Abstract # 2586 Poster # 138:

Scheduled for Sunday, September 20, 2009 06:30 PM-09:00 PM: Session 14 (Mission Bay Ballroom CDE) Poster Presentation


L. Frisoli, A. Parrish and J. Chism
Winthrop University, Department of Biology, Rock Hill, SC 29733, USA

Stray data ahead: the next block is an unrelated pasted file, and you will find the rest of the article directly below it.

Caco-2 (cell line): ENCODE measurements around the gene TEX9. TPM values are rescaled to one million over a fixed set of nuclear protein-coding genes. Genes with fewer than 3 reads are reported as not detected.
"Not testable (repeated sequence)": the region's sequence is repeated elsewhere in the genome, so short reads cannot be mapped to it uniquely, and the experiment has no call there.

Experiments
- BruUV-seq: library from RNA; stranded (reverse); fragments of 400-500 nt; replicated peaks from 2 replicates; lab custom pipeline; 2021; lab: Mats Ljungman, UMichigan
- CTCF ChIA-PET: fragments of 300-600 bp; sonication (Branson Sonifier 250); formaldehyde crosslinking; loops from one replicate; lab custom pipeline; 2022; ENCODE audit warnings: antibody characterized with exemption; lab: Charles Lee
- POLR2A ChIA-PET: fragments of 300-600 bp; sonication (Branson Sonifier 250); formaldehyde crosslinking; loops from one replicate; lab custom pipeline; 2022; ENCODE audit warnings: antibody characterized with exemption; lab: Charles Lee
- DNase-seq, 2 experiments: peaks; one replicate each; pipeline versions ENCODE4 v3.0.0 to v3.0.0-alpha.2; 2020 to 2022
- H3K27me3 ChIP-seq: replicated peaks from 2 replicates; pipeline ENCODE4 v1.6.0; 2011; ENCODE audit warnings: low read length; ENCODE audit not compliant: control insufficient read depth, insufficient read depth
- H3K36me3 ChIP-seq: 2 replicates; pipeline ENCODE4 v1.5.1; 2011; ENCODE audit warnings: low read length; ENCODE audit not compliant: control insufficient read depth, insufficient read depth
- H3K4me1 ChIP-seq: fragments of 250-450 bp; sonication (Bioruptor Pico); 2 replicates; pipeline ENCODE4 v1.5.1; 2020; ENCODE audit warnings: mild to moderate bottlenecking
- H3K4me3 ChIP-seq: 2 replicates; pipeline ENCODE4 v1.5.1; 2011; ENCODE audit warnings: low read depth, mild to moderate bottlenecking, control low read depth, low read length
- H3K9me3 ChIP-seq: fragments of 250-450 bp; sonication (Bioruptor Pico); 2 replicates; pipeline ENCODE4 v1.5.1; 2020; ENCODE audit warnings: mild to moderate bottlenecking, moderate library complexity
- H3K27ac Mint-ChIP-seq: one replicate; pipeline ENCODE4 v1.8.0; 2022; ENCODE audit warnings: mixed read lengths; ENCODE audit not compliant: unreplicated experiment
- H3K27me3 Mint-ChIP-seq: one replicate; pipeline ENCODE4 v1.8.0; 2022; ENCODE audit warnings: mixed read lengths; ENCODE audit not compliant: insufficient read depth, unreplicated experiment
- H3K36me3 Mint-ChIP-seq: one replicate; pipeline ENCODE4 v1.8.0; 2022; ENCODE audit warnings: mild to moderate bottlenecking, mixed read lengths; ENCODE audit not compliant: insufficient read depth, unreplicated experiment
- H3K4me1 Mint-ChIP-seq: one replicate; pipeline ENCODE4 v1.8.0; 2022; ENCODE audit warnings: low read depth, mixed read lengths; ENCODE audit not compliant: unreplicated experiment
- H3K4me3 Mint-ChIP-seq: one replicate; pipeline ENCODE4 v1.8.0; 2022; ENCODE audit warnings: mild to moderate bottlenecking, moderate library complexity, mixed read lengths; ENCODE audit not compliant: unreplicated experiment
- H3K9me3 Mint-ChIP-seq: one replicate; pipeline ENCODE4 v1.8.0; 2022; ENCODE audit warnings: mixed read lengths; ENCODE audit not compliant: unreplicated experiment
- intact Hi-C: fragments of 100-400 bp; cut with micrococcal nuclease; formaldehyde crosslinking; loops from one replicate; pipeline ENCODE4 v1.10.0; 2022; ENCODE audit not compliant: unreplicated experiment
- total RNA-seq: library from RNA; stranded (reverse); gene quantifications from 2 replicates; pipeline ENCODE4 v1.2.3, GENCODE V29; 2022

We observed sakis, previously identified as Pithecia monachus, in Loreto, Peru. Recent taxonomic studies raise questions about the appropriate classification of Pithecia species and two species may be present in the area. Sakis at the study site show two distinct color patterns with one morph having distinct white malar stripes, the other indistinct malar stripes and a patch of brown hair on the head. Our goal was to determine if the two morphs occurred only in separate groups and, if so, whether habitat and resource use differed between the morphs. Using GIS technology, we developed digital maps of sightings of groups of the two morphs, habitats types and resources used by these groups. Between June and August 2008 we searched for saki groups and, when contacted, followed and observed them using scan sampling [one scan every two minutes, n= 204] until contact was lost. Data collected during scans included habitat type; number, activity and location relative to other group members of visible sakis; age-sex class and morph. We found that the morphs form separate groups in the study area suggesting the presence of two taxa and that the two morphs differ in habitat preferences with one morph [with white malar stripes, 4 groups, 15 total contacts] preferring Mauritia swamps, while the other [7 groups, 24 total contacts] being more generalized in its use of habitat.